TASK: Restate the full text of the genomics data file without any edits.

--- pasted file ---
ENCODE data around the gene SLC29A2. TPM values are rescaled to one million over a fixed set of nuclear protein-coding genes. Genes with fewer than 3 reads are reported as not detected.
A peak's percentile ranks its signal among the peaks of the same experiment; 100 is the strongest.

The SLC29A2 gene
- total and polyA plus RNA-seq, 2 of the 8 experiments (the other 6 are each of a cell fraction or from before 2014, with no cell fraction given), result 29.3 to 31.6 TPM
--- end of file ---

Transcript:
ENCODE data around the gene SLC29A2. TPM values are rescaled to one million over a fixed set of nuclear protein-coding genes. Genes with fewer than 3 reads are reported as not detected.
A peak's percentile ranks its signal among the peaks of the same experiment; 100 is the strongest.

The SLC29A2 gene
- total and polyA plus RNA-seq, 2 of the 8 experiments (the other 6 are each of a cell fraction or from before 2014, with no cell fraction given), result 29.3 to 31.6 TPM